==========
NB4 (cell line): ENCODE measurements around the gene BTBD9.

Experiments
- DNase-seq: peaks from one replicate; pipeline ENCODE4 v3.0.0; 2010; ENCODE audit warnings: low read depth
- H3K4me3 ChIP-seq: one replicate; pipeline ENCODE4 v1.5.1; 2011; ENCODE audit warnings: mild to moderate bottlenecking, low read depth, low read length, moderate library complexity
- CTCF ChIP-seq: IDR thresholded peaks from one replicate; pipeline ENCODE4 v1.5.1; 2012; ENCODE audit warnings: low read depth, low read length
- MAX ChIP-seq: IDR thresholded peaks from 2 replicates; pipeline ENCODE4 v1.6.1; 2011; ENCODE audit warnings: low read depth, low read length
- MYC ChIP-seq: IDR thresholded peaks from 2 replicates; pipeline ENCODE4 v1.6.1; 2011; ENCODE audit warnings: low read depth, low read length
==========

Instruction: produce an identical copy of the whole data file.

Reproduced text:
NB4 (cell line): ENCODE measurements around the gene BTBD9.

Experiments
- DNase-seq: peaks from one replicate; pipeline ENCODE4 v3.0.0; 2010; ENCODE audit warnings: low read depth
- H3K4me3 ChIP-seq: one replicate; pipeline ENCODE4 v1.5.1; 2011; ENCODE audit warnings: mild to moderate bottlenecking, low read depth, low read length, moderate library complexity
- CTCF ChIP-seq: IDR thresholded peaks from one replicate; pipeline ENCODE4 v1.5.1; 2012; ENCODE audit warnings: low read depth, low read length
- MAX ChIP-seq: IDR thresholded peaks from 2 replicates; pipeline ENCODE4 v1.6.1; 2011; ENCODE audit warnings: low read depth, low read length
- MYC ChIP-seq: IDR thresholded peaks from 2 replicates; pipeline ENCODE4 v1.6.1; 2011; ENCODE audit warnings: low read depth, low read length